For fans of Jacqueline Winspear, Laurie R. King, and Anne Perry, Mr. Churchill’s Secretary captures the drama of an era of unprecedented challenge - and the greatness that rose to meet it.
London, 1940: Winston Churchill has just been sworn in, war rages across the Channel, and the threat of a Blitz looms larger by the day. But none of this deters Maggie Hope. She graduated at the top of her college class and possesses all the skills of the finest minds in British intelligence, but her gender qualifies her only to be the newest typist at No. 10 Downing Street. Her indefatigable spirit and remarkable gifts for codebreaking, though, rival those of even the highest men in government, and Maggie finds that working for the prime minister affords her a level of clearance she could never have imagined - and opportunities she will not let pass.
In troubled, deadly times, with air-raid sirens sending multitudes underground, access to the War Rooms also exposes Maggie to the machinations of a menacing faction determined to do whatever it takes to change the course of history.
Ensnared in a web of spies, murder, and intrigue, Maggie must work quickly to balance her duty to King and Country with her chances for survival. And when she unravels a mystery that points toward her own family’s hidden secrets, she’ll discover that her quick wits are all that stand between an assassin’s murderous plan and Churchill himself.
In this daring debut, Susan Elia MacNeal blends meticulous research on the era, psychological insight into Winston Churchill, and the creation of a riveting main character, Maggie Hope, into a spectacularly crafted novel.
©2012 Susan Elia Macneal (P)2012 Random House Audio
“This wonderful debut is intelligent, richly detailed, and filled with suspense.” (Stefanie Pintoff)
“A terrific read.... Chock full of fascinating period details and real people including Winston Churchill, MacNeal’s fast-paced thriller gives a glimpse of the struggles, tensions, and dangers of life on the home front during World War II.” (Rhys Bowen, author of Royal Blood and winner of the Agatha, Anthony, and Macavity awards)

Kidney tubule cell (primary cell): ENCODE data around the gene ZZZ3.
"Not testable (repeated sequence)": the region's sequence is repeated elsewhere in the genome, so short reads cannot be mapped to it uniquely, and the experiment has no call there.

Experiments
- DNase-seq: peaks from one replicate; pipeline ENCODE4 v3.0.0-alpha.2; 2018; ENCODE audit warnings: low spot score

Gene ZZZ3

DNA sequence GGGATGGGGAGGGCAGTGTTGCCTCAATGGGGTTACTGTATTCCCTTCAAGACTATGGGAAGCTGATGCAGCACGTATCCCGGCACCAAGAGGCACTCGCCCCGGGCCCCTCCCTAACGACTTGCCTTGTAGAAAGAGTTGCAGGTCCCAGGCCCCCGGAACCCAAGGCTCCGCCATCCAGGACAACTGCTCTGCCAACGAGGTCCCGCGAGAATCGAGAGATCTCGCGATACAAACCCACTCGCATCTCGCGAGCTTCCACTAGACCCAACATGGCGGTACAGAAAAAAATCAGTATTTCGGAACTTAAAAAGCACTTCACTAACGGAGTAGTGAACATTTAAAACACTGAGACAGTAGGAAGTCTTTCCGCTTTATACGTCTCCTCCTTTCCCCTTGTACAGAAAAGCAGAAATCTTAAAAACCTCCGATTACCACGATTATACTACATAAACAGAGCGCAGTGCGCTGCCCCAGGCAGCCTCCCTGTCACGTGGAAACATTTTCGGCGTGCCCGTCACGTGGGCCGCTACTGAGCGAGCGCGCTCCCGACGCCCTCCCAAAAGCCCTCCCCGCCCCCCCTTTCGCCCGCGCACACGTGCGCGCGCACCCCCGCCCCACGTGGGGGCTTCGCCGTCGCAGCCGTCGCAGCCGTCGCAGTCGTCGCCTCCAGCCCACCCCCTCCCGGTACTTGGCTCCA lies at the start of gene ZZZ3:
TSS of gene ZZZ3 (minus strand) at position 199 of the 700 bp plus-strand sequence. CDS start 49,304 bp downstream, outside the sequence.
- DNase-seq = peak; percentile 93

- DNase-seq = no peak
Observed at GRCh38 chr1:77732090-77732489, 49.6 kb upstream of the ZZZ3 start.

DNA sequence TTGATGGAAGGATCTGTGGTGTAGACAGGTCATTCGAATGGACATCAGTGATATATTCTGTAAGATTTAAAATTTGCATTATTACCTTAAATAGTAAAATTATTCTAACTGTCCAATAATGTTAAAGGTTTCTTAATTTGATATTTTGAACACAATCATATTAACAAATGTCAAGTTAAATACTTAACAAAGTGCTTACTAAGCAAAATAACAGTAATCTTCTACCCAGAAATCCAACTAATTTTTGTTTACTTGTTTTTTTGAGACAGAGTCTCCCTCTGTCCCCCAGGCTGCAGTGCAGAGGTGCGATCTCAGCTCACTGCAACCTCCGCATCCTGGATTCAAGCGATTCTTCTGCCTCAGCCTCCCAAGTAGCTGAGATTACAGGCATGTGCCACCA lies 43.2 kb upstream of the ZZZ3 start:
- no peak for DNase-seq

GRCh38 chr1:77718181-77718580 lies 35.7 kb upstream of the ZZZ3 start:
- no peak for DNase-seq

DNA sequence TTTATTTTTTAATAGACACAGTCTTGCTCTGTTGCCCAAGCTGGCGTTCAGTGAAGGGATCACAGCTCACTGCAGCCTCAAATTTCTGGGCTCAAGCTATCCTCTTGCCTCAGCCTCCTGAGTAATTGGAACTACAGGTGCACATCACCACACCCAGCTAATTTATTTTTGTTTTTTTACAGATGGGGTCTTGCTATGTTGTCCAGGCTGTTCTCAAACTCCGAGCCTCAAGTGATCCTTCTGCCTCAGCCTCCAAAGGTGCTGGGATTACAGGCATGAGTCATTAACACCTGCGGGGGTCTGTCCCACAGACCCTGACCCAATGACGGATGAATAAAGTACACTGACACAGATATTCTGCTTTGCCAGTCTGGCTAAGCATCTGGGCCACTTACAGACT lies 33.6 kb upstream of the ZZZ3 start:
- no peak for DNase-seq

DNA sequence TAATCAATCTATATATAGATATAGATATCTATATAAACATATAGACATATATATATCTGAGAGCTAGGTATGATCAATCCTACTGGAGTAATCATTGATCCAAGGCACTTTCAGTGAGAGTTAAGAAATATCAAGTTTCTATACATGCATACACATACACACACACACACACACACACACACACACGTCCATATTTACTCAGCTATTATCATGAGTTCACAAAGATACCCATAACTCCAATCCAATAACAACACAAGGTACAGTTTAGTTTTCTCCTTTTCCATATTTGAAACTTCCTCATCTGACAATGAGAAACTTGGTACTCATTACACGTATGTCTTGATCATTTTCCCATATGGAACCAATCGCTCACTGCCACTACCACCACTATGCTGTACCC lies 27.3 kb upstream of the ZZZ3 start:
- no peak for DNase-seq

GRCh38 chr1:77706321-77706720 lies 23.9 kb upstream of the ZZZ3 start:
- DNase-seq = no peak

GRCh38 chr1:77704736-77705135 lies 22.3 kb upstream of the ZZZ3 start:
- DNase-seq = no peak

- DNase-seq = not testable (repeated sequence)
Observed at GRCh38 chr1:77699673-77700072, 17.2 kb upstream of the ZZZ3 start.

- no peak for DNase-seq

“Think early Ken Follett, amp it up with a whip-smart young American not averse to red lipstick and vintage cocktails, season it with espionage during the London Blitz, and you’ve got a heart-pounding, atmospheric debut. I loved it.” (Cara Black, author of Murder in Passy)
Quite a story... Multiple threads following multiple threats from multiple directions! I liked how the threads were woven together, where each was only revealed bit by bit as the plot progressed.
Maggie certainly is an impressive and intelligent young woman - I nearly yelled with her at the injustice she faced, and I loved her outbursts. Not afraid to speak her mind. She had some good friends too, I liked John and David right away.
Hard to imagine what life was like then though, even though MacNeal describes all of the wartime conditions, it almost doesn't sound real from this distance... the rations and threat of bombs falling, not to mention those from the IRA.
Without giving spoilers, I can say that while I sensed the direction of developments, I did not see some of the twists coming. I expected her finding the code wouldn't get a great reception, but what a thrilling sequence followed from there! It was high tension action, and it just kept coming and coming as more pieces to the puzzle were revealed. I caught myself holding my breath at least a few times. After everything, I laughed when Maggie expressed the same thought I had had for some time - what a story to tell her aunt!
I don't know much about Churchill, but I think he was written well, I got the impression he was portrayed fairly accurately, and his private comments to Maggie amused me. Seemed fitting, given his style of thinking and communicating, with just "KOP" and "kicking!", heh. Such insight tucked in with the rest of the mystery was interesting, and kept it firmly rooted.